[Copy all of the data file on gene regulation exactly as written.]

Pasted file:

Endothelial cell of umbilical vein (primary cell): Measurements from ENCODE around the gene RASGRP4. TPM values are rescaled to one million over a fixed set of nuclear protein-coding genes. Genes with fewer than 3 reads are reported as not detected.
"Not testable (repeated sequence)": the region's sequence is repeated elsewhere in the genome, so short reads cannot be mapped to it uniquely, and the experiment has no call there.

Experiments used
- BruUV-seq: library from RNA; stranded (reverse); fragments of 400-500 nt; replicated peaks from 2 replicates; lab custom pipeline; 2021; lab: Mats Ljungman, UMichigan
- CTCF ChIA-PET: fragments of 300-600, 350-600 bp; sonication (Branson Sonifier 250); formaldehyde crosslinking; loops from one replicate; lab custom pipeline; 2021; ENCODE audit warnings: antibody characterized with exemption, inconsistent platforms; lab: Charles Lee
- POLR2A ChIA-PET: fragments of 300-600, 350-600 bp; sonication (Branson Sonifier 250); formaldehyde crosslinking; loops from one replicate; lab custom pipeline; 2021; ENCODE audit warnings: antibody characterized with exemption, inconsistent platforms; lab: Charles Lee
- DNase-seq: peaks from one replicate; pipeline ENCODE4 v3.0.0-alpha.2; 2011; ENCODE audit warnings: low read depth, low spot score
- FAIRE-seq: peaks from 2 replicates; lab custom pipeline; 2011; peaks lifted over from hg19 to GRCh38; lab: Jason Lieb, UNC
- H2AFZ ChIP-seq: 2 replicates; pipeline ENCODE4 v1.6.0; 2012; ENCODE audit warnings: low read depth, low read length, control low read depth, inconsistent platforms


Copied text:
Endothelial cell of umbilical vein (primary cell): Measurements from ENCODE around the gene RASGRP4. TPM values are rescaled to one million over a fixed set of nuclear protein-coding genes. Genes with fewer than 3 reads are reported as not detected.
"Not testable (repeated sequence)": the region's sequence is repeated elsewhere in the genome, so short reads cannot be mapped to it uniquely, and the experiment has no call there.

Experiments used
- BruUV-seq: library from RNA; stranded (reverse); fragments of 400-500 nt; replicated peaks from 2 replicates; lab custom pipeline; 2021; lab: Mats Ljungman, UMichigan
- CTCF ChIA-PET: fragments of 300-600, 350-600 bp; sonication (Branson Sonifier 250); formaldehyde crosslinking; loops from one replicate; lab custom pipeline; 2021; ENCODE audit warnings: antibody characterized with exemption, inconsistent platforms; lab: Charles Lee
- POLR2A ChIA-PET: fragments of 300-600, 350-600 bp; sonication (Branson Sonifier 250); formaldehyde crosslinking; loops from one replicate; lab custom pipeline; 2021; ENCODE audit warnings: antibody characterized with exemption, inconsistent platforms; lab: Charles Lee
- DNase-seq: peaks from one replicate; pipeline ENCODE4 v3.0.0-alpha.2; 2011; ENCODE audit warnings: low read depth, low spot score
- FAIRE-seq: peaks from 2 replicates; lab custom pipeline; 2011; peaks lifted over from hg19 to GRCh38; lab: Jason Lieb, UNC
- H2AFZ ChIP-seq: 2 replicates; pipeline ENCODE4 v1.6.0; 2012; ENCODE audit warnings: low read depth, low read length, control low read depth, inconsistent platforms